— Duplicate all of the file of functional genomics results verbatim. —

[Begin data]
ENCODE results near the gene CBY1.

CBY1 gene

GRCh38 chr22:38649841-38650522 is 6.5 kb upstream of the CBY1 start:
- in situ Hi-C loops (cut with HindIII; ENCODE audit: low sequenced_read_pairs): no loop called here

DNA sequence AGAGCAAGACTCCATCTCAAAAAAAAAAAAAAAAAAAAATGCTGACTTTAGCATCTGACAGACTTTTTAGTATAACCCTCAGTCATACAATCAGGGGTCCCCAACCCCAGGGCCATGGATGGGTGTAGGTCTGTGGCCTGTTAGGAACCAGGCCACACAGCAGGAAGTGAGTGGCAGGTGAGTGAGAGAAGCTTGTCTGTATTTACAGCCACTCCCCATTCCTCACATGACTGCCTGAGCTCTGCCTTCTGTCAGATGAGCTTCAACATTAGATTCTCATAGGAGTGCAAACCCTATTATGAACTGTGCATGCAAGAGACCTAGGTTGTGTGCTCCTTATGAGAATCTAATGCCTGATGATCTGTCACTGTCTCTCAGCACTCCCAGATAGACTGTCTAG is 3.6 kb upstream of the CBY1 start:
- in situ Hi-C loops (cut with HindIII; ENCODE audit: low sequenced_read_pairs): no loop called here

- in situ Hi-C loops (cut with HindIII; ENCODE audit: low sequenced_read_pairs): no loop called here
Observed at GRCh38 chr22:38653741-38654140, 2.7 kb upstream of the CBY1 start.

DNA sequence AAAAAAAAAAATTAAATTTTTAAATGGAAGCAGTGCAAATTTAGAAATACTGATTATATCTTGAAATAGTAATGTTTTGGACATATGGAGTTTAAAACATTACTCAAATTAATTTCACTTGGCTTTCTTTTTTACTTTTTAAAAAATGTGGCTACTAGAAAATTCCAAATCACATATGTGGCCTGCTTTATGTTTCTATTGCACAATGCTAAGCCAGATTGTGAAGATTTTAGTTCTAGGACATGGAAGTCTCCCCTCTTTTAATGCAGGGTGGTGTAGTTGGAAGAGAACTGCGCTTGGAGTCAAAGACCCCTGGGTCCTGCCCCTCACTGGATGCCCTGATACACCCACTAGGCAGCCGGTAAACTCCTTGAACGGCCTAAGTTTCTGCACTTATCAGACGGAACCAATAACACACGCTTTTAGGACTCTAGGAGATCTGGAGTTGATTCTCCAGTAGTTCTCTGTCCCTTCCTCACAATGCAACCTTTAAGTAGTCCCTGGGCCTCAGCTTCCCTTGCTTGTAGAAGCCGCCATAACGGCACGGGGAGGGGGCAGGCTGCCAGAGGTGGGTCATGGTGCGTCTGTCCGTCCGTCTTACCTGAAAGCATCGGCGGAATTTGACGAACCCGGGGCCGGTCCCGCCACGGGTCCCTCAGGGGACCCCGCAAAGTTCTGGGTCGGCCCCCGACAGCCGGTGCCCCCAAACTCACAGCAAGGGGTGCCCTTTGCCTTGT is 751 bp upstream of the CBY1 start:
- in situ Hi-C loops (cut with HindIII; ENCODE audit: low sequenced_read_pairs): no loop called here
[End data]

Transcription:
ENCODE results near the gene CBY1.

CBY1 gene

GRCh38 chr22:38649841-38650522 is 6.5 kb upstream of the CBY1 start:
- in situ Hi-C loops (cut with HindIII; ENCODE audit: low sequenced_read_pairs): no loop called here

DNA sequence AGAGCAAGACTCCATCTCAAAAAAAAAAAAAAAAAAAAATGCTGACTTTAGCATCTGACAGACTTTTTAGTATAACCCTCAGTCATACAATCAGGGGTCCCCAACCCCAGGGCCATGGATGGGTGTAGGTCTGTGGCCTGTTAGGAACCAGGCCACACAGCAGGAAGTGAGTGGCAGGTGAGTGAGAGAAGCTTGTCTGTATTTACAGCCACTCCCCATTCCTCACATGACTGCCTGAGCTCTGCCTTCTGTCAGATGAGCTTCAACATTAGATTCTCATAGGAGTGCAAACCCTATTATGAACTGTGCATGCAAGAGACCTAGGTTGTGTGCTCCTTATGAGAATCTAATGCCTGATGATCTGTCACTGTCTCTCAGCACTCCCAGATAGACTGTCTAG is 3.6 kb upstream of the CBY1 start:
- in situ Hi-C loops (cut with HindIII; ENCODE audit: low sequenced_read_pairs): no loop called here

- in situ Hi-C loops (cut with HindIII; ENCODE audit: low sequenced_read_pairs): no loop called here
Observed at GRCh38 chr22:38653741-38654140, 2.7 kb upstream of the CBY1 start.

DNA sequence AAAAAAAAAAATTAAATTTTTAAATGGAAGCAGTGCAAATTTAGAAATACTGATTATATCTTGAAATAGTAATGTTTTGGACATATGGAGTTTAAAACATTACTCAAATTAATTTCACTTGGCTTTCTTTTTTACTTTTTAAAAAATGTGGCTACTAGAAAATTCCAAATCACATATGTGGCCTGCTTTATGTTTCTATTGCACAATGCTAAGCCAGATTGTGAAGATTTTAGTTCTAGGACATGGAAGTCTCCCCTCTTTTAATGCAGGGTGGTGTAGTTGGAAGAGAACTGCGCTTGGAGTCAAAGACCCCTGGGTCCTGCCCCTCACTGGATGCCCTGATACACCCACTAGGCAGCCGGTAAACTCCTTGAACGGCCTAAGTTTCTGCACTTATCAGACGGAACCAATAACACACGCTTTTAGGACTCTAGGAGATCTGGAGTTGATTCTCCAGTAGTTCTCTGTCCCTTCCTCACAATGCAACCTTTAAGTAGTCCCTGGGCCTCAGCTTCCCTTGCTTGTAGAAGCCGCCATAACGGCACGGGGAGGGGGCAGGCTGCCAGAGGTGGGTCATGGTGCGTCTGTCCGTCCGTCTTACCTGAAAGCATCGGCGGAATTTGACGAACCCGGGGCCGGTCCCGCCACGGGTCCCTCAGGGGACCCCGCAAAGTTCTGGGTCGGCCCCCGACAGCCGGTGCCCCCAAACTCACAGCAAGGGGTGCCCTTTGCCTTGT is 751 bp upstream of the CBY1 start:
- in situ Hi-C loops (cut with HindIII; ENCODE audit: low sequenced_read_pairs): no loop called here